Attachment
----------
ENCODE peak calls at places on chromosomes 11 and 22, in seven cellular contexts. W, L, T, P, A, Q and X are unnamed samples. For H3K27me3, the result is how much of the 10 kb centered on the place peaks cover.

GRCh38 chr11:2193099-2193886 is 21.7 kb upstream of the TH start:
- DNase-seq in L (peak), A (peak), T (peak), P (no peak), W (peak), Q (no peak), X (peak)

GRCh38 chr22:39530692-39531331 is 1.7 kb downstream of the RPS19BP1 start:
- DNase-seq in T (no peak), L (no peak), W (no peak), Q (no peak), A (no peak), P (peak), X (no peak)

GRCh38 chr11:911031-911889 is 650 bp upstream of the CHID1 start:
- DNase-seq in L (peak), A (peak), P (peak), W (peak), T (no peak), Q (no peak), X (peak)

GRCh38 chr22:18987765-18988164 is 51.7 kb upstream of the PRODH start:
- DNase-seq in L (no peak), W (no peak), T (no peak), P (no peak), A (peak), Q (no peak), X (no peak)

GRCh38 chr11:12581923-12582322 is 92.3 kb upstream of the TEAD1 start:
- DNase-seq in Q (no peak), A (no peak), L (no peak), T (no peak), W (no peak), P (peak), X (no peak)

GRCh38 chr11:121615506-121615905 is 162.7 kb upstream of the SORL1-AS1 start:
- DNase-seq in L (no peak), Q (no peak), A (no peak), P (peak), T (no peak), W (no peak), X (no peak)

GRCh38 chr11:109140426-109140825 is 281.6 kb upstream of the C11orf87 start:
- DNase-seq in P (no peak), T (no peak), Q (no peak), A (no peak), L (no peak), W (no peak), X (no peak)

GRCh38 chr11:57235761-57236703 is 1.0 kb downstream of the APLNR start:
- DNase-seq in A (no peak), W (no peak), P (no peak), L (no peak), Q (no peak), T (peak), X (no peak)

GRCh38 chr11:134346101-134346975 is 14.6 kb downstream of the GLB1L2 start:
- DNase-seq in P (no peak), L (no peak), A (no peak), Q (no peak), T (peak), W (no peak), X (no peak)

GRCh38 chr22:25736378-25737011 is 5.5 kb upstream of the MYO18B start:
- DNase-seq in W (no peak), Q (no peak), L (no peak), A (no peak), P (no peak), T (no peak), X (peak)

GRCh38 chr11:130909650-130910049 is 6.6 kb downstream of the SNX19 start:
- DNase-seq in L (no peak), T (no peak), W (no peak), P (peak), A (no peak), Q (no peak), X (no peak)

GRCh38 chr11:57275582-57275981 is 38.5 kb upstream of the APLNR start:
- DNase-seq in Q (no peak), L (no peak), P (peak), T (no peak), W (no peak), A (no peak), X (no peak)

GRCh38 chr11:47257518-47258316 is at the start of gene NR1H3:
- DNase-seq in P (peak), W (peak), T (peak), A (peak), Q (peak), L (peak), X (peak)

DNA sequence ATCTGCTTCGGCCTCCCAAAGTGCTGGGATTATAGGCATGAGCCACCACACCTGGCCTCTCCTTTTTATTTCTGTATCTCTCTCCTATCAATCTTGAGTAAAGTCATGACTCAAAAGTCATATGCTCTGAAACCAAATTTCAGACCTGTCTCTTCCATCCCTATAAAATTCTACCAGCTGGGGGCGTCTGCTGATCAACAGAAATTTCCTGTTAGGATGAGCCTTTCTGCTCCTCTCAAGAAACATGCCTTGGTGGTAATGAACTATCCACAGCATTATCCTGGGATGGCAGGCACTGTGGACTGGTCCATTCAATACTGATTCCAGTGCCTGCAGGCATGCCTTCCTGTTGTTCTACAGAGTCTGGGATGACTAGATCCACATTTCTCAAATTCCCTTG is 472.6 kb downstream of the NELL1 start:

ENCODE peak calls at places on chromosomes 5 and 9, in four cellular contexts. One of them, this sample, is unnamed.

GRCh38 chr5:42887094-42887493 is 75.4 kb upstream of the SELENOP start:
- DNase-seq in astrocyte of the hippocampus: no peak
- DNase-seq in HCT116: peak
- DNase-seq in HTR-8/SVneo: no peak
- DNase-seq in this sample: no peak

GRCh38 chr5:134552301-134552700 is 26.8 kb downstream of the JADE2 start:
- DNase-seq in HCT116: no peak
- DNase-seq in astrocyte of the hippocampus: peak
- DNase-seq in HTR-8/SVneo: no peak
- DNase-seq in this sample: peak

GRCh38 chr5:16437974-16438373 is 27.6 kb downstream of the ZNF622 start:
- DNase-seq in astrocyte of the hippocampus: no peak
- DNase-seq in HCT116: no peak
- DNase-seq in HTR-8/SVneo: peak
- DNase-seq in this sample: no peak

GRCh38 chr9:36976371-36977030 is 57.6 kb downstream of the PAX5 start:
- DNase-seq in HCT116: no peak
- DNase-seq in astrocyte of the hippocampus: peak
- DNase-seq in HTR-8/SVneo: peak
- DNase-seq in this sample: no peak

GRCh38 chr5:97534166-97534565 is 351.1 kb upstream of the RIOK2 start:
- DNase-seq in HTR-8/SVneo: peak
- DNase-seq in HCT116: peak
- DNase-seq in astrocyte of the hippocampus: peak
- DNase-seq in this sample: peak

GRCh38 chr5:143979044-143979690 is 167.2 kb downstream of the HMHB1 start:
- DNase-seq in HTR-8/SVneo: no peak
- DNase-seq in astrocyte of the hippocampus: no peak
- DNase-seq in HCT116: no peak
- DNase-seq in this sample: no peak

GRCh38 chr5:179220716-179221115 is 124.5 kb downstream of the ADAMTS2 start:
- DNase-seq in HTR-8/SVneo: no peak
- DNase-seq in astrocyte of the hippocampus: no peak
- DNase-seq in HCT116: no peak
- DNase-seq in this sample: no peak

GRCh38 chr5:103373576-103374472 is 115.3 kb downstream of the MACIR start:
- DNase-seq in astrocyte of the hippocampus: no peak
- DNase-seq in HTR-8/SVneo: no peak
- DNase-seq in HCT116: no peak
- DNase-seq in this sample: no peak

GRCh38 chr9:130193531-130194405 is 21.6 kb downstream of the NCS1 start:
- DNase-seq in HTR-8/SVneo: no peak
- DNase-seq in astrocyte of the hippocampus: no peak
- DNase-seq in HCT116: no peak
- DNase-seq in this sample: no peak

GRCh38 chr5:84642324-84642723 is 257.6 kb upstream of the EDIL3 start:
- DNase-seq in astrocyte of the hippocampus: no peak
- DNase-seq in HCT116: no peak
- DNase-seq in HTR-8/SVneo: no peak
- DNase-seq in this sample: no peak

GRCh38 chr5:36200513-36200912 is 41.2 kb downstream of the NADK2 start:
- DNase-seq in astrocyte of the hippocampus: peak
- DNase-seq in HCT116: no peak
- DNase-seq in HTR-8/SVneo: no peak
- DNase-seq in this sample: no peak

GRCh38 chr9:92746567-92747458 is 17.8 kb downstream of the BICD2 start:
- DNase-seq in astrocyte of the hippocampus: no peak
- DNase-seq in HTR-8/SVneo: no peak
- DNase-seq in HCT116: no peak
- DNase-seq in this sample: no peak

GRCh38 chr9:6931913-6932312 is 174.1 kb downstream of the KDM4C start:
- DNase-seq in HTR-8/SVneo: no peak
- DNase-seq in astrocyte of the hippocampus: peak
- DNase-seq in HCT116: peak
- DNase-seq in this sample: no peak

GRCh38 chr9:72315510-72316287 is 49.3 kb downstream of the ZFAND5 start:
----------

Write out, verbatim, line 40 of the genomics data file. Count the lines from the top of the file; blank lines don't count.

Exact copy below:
GRCh38 chr5:16437974-16438373 is 27.6 kb downstream of the ZNF622 start: